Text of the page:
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Remember Speech 101?

The basic principles taught in a high school or college speech class apply also to performing poetry and writing for performance. The only difference between performing a poem and giving a speech is that your poem might rhyme. Here are some standard things that one might have learned in speech class:

  • Techniques for overcoming stage fright
  • Know how good your memory is: What do you need to remember what you are performing? 3”x 5” cards with brief notes? The whole thing written out? Nothing? The first three words written on your sleeve? The song taped to your guitar?
  • Practice your performance alone, in front of a mirror, with a tape recorder, and before a small, live audience. (Cats, although considered a live audience, seldom listen well. Try a dog, a friend, or a relative.)
  • The four communication goals (See Appendix C.)
  • The importance of interactivity
  • Make or maintain eye contact.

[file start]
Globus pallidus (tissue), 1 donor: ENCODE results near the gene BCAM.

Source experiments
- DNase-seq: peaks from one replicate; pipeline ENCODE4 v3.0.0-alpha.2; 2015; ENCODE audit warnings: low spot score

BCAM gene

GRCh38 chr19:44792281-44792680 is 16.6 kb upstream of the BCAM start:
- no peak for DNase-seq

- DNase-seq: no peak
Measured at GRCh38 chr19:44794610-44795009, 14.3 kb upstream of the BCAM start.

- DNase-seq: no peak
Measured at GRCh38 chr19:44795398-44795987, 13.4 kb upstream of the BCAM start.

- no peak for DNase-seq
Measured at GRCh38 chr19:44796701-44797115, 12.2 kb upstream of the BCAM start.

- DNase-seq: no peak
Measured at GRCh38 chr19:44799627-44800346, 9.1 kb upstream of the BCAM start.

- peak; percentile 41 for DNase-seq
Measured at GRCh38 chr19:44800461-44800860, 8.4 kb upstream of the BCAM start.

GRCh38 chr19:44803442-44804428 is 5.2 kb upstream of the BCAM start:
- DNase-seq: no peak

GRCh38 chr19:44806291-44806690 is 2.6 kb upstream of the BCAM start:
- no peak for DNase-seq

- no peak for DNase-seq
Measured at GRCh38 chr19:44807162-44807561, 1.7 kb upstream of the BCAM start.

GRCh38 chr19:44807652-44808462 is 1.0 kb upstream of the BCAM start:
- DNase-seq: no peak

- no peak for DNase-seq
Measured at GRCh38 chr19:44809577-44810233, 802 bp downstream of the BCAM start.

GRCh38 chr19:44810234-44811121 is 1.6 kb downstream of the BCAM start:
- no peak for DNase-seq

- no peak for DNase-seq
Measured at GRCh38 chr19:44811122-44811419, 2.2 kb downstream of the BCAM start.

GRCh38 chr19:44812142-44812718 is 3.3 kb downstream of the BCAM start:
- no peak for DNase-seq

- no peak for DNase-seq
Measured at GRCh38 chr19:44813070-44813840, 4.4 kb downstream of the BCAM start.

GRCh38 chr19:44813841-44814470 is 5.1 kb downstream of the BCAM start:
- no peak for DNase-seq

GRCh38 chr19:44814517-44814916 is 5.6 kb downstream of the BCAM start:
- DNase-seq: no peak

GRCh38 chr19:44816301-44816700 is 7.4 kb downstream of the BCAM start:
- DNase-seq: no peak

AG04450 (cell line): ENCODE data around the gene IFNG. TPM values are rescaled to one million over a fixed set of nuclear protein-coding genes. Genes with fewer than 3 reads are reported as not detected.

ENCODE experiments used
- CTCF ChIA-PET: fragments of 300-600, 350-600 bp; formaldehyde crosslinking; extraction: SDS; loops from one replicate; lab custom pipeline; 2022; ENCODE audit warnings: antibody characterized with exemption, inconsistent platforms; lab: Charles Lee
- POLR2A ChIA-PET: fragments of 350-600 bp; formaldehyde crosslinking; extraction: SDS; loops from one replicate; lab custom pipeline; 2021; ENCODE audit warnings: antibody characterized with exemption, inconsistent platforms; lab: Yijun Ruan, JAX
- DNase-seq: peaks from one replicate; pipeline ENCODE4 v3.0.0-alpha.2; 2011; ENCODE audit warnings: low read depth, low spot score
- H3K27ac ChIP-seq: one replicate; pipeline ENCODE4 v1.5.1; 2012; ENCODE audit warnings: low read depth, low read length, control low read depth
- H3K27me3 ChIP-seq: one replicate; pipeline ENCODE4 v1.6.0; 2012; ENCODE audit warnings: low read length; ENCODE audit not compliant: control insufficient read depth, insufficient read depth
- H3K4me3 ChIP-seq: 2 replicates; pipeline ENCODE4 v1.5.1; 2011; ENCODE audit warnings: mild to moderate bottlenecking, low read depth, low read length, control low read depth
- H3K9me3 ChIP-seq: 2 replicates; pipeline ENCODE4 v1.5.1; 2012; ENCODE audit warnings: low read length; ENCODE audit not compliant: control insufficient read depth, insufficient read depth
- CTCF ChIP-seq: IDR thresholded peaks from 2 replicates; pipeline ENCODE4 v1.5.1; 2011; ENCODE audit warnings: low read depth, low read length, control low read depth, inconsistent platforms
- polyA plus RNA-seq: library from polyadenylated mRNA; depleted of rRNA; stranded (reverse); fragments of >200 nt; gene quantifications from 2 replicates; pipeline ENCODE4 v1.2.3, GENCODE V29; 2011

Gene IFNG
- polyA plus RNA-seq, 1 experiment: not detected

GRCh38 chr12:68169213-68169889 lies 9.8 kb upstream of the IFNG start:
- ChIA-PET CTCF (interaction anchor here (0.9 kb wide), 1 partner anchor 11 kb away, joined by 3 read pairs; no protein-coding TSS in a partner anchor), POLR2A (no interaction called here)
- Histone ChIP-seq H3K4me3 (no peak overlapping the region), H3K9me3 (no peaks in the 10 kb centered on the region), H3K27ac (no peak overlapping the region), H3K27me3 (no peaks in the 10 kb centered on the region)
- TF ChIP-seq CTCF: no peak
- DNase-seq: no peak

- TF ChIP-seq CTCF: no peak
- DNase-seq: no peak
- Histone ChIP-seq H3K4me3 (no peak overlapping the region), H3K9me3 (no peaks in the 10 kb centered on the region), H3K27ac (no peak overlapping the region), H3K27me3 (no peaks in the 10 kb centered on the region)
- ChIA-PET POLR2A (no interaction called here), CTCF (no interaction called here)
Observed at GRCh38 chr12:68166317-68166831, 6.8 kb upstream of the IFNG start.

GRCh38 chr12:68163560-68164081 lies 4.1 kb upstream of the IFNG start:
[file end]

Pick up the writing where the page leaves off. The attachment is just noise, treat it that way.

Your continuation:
• Will you need visual aids or props?
  • Ways to achieve clarity, accuracy, and vividness through language.
  • About the physical and vocal aspects of delivery
  • Attention getters
If you’ve never taken a speech class, you might find that either taking one or at least getting and reading a public speaking text may improve your poetic performances. If it’s been a long time since you had a speech class, you may want to consider a review. It might also behoove the aspiring performance poet, or even an old hand, to join a group like Toastmasters to help brush up on your general delivery techniques.

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